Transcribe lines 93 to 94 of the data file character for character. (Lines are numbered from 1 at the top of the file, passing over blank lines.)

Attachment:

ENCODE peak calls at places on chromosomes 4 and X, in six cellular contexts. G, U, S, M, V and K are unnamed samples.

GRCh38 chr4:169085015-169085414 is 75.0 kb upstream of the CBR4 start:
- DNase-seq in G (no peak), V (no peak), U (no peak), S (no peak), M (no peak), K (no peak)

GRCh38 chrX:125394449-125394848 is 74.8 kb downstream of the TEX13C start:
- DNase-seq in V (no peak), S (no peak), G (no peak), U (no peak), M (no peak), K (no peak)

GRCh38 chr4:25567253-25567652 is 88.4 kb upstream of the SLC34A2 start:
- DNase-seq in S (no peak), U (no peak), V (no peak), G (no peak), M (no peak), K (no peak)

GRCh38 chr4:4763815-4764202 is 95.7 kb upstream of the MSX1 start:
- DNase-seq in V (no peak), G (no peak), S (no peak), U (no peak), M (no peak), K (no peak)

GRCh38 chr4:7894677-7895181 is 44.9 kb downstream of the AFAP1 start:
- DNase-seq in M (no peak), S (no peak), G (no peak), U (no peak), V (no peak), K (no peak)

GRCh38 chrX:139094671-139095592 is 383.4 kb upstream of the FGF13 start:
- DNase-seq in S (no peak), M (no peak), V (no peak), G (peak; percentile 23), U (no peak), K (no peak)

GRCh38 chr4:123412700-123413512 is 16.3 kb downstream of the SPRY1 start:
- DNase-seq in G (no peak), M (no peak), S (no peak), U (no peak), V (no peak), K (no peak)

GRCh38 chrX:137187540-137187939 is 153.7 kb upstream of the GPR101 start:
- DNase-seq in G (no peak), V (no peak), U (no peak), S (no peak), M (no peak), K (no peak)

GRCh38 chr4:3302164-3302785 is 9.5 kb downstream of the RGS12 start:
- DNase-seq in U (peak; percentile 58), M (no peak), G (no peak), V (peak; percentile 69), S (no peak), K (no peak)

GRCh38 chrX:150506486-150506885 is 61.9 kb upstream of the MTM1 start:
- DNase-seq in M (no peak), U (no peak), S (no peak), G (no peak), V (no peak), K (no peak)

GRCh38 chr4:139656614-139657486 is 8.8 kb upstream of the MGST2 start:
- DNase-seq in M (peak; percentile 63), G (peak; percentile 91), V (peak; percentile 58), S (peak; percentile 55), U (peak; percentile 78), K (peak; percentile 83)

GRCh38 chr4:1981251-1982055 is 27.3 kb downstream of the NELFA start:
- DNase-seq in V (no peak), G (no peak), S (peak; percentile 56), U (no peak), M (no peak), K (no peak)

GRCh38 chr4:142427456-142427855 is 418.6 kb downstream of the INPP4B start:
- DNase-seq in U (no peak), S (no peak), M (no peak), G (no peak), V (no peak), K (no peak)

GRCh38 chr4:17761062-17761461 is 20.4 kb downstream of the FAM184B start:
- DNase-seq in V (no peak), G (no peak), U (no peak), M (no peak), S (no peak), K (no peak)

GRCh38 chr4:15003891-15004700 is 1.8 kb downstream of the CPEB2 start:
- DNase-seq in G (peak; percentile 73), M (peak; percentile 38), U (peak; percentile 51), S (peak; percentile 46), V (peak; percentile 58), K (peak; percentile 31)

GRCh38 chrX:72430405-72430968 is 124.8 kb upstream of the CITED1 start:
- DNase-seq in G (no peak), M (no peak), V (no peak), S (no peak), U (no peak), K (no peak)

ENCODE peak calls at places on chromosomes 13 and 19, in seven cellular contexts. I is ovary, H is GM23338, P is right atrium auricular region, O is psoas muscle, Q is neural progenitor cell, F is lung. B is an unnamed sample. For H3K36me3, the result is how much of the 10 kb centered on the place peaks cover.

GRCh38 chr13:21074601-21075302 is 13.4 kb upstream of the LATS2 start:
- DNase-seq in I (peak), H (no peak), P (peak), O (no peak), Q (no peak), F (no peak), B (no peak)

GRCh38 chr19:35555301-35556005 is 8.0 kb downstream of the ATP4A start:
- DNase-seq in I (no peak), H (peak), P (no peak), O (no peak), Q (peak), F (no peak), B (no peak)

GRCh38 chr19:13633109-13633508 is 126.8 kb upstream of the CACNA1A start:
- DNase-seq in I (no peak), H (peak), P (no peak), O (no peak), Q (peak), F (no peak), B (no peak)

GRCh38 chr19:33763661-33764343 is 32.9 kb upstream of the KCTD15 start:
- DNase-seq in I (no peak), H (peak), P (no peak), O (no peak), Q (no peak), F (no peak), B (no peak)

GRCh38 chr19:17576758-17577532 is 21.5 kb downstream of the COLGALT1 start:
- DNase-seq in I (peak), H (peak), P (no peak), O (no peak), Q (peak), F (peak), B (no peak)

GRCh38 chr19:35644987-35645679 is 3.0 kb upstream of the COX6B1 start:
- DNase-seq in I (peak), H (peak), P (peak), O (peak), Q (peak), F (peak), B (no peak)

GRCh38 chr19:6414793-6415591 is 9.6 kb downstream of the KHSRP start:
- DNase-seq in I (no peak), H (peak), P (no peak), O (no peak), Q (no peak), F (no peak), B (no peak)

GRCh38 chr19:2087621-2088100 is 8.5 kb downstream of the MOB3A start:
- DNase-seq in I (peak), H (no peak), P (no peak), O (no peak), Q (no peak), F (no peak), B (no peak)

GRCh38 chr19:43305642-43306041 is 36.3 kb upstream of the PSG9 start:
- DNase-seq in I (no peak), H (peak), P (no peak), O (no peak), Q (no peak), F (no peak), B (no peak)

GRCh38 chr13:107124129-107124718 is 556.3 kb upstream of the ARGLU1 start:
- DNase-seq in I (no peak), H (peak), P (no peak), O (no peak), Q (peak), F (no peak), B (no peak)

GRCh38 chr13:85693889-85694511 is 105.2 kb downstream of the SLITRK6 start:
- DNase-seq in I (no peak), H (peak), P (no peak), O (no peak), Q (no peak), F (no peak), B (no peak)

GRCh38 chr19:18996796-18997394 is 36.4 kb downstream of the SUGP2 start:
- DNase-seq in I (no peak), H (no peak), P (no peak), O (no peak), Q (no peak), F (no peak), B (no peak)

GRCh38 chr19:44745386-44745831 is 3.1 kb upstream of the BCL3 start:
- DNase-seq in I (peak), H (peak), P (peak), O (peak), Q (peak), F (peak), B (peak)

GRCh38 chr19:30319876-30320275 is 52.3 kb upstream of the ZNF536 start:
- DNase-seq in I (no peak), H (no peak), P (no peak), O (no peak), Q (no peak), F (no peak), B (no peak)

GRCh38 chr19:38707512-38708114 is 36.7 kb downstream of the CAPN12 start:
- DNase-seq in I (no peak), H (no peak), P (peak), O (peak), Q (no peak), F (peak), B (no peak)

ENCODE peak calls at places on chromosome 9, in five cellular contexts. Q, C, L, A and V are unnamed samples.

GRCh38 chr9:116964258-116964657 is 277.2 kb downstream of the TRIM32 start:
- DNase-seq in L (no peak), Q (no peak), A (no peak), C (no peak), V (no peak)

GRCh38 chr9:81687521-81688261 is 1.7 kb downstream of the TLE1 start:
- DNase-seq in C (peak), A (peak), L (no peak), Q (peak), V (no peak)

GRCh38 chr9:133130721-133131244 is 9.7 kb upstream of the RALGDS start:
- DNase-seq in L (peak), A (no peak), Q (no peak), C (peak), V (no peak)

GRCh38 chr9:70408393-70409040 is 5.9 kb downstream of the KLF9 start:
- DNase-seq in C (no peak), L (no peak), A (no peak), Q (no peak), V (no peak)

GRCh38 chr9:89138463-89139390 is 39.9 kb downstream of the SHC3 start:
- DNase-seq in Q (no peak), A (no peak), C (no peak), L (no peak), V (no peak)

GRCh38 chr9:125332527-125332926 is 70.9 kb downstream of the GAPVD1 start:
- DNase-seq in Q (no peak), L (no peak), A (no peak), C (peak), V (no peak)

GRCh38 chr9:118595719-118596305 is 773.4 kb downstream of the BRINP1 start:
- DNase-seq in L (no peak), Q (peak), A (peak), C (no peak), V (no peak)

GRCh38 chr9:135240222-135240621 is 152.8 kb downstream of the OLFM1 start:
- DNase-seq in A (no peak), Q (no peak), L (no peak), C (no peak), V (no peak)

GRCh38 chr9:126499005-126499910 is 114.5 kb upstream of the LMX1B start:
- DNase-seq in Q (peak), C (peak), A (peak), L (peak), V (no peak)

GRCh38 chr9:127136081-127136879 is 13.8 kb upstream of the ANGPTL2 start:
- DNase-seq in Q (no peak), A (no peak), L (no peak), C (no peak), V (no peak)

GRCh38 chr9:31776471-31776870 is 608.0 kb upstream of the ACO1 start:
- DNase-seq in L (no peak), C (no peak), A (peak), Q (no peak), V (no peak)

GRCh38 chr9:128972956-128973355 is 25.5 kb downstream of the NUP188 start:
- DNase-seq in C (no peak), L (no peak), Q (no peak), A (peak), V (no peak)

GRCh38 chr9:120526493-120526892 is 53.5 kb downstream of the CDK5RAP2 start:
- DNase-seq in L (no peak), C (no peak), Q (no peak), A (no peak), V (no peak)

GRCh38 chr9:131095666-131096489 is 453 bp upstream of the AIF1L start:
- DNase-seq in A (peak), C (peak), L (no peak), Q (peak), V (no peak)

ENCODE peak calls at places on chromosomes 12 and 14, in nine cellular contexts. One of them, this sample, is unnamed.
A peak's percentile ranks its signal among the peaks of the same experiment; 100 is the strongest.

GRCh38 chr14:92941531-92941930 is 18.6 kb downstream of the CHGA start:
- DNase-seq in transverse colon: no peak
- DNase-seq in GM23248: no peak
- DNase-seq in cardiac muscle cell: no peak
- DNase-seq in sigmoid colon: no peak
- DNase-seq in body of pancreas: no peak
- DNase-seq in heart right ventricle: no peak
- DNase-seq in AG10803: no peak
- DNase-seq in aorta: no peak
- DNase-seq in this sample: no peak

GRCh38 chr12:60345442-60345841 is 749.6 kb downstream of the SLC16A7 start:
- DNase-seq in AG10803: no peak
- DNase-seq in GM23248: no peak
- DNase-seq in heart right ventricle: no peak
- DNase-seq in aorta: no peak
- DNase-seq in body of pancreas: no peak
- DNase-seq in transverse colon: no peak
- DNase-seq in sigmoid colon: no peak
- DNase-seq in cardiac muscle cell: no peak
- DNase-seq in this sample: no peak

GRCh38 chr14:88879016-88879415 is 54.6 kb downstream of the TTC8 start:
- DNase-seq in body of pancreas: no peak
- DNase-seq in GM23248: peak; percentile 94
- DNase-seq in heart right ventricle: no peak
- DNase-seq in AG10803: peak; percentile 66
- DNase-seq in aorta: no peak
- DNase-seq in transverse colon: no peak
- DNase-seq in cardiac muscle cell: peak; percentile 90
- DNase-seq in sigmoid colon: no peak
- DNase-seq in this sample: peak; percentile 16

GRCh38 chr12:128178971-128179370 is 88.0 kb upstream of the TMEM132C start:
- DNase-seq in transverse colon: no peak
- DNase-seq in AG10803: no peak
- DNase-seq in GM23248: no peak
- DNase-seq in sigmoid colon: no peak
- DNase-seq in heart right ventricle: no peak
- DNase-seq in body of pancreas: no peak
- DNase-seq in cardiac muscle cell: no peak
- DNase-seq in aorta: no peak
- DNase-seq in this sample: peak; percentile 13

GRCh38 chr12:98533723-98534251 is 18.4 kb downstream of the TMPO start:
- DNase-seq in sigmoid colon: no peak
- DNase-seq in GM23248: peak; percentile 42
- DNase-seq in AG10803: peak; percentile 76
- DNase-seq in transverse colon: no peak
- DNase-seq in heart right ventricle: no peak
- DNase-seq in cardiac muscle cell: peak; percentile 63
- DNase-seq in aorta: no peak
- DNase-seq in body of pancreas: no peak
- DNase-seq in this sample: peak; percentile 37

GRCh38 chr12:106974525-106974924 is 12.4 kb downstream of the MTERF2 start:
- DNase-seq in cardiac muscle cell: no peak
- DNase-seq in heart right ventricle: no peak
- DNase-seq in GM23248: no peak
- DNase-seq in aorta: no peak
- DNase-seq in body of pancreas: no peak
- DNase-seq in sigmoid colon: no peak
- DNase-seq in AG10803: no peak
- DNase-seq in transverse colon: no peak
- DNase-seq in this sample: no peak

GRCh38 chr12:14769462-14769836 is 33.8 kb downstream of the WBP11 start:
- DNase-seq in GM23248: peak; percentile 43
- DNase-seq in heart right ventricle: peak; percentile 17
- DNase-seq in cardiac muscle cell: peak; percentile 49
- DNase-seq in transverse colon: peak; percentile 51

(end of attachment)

- DNase-seq in A (peak), C (peak), L (no peak), Q (peak), V (no peak)

ENCODE peak calls at places on chromosomes 12 and 14, in nine cellular contexts. One of them, this sample, is unnamed.